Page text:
One of the biggest proposed wind farm projects in the United States has been quietly progressing in rural Webster County.
Enxco, a company based in Minneapolis, Minn., has been laying the groundwork for the project over the last couple of years, speaking with landowners and local government officials.
“We already have two meteorological towers up that have been operating over the last couple of years,” said Josh Skogen, development manager with Enxco. “The next four will work to solidify our wind data.”
On Dec. 27, 2010, the Webster County Board of Adjustment gave the company the green light to erect the four additional meteorological towers west of Burnside for up to three years.
“The first two years were primarily site assessment, but now we are going further into development and seeking agency approval,” Skogen said.
He added that an area utility has expressed interest in the project, which prompted Enxco to bring a wind farm to full development in the area. Skogen declined to name the interested utility company.
MidAmerican Energy recently announced plans to build wind projects in four Iowa counties, including Calhoun County. On Dec. 28, 2010, Ann Thelen, MidAmerican spokeswoman, said the Des Moines-based company would purchase 258 wind turbines from Siemens Energy and expected them to be online by early 2012.
The proposed wind turbine project – if approved by local officials in the coming years – would bring 157 wind turbines spread across 1,400 acres in Webster County. The turbines would potentially generate 250 megawatts of energy, enough to power 80,000 homes a year.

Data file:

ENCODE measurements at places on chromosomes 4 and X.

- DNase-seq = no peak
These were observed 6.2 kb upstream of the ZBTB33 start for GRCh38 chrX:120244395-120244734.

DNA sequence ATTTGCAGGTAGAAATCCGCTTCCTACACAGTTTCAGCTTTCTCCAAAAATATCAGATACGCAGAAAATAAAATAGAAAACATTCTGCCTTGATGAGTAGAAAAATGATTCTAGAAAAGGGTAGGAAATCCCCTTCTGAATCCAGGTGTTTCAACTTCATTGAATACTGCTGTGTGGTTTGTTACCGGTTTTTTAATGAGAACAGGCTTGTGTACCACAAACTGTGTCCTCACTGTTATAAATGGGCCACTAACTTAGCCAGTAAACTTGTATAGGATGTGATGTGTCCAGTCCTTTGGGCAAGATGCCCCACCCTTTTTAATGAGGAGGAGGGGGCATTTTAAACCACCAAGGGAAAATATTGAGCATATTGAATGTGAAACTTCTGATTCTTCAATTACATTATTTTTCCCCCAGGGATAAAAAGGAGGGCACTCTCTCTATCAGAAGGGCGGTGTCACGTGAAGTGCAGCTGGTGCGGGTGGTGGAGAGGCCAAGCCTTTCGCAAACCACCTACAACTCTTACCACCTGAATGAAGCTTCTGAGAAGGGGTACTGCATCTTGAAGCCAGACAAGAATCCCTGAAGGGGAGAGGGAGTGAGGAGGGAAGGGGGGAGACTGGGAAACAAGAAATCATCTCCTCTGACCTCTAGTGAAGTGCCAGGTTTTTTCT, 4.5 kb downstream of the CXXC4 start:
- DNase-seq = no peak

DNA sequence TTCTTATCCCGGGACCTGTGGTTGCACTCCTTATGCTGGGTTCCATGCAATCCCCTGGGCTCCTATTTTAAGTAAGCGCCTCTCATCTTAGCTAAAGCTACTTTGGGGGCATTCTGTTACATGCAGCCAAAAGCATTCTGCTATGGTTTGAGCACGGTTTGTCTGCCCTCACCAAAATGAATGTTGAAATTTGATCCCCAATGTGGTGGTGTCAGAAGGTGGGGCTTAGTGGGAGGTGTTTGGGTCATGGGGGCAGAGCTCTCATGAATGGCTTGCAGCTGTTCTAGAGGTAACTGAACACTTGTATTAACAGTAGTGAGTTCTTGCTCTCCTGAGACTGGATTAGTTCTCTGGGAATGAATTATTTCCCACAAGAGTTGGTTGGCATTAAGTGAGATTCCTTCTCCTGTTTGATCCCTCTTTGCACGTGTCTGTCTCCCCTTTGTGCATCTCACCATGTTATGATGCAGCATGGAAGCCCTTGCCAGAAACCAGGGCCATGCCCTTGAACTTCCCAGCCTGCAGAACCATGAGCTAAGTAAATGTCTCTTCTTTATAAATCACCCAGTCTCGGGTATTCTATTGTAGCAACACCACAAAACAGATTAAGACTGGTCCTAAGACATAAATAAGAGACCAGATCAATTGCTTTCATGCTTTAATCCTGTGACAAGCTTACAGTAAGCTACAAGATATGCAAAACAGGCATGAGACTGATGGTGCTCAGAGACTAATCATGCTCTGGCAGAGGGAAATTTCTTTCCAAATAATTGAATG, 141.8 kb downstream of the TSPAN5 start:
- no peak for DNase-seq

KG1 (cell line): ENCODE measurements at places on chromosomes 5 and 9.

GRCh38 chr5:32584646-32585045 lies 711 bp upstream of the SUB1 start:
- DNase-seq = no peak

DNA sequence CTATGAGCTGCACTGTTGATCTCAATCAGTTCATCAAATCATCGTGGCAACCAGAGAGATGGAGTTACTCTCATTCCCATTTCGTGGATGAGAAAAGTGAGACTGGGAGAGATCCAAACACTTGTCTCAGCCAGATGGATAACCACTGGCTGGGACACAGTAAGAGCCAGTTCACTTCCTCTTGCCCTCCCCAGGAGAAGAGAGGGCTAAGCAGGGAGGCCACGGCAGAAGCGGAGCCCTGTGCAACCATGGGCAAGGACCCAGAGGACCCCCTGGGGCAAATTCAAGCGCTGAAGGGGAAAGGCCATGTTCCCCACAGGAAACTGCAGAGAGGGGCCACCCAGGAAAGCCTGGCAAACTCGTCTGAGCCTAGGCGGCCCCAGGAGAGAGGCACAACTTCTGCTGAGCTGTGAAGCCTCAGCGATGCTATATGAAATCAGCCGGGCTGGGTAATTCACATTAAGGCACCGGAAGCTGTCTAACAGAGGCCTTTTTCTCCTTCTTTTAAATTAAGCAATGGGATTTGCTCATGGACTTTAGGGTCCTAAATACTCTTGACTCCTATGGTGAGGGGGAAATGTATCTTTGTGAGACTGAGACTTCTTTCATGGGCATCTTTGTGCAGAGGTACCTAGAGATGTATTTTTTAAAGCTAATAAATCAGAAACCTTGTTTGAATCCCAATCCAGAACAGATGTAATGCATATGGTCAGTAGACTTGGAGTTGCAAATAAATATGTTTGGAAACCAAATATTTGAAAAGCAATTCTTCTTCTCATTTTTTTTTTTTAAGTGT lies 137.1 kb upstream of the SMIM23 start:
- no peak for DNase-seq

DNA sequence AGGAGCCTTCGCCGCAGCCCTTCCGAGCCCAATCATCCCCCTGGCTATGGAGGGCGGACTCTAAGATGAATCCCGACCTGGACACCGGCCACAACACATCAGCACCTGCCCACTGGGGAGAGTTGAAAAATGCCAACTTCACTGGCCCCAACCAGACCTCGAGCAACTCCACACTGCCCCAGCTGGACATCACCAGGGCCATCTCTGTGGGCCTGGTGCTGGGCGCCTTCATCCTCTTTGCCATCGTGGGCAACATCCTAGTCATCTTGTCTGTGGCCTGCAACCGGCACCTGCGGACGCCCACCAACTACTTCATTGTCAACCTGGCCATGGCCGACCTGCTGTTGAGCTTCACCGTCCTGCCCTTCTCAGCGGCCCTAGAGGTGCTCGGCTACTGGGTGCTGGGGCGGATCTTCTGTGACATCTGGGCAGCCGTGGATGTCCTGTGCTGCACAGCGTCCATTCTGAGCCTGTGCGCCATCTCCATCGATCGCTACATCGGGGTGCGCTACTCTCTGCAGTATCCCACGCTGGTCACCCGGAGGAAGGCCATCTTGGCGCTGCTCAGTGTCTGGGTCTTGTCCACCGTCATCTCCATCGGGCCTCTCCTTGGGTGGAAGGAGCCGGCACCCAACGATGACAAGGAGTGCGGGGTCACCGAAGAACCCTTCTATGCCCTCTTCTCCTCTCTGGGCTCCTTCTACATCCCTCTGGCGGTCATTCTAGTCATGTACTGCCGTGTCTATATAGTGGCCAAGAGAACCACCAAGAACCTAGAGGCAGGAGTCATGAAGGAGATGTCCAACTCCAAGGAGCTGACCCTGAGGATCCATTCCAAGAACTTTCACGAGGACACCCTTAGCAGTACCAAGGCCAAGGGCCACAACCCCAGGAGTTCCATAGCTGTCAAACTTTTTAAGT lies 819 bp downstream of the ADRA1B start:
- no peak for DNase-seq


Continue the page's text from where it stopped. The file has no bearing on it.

Skogen said landowners who would be impacted have agreed to lease their land to Enxco.
“Our full intent is to minimize disturbances to farm activities,” Skogen said. “Each turbine, with the associated access road, takes up about one-half to one acre of land.”
Enxco chose Webster County for the project a couple of years ago for three reasons, according to Skogen:
state and local support for wind energy.
“Basically the existing meteorological towers tell us the site has great potential for generating wind electricity,” Skogen said.
Additionally, the high-voltage transmission lines in the area are already capable of carrying large amounts of energy, he added.
“We wouldn’t have to build additional transmission lines to put our facility online,” Skogen said. “Transmission is one of the biggest challenges facing the wind energy industry.”
If local officials approve the construction of the wind farm, an estimated 400 temporary construction jobs would be created along with 20 permanent jobs, such as an administrator and operation and maintenance employees, Skogen said.
No federal or local tax credits have been awarded to the company.
“We would be paying county taxes once it’s built, if it’s approved,” Skogen said. “We have not received any credits or subsidies at this point.”
The estimated cost of the proposed project is $350 million, and Skogen said, if everything is approved and goes as planned, the company hopes to have the wind farm operational as early as 2012.
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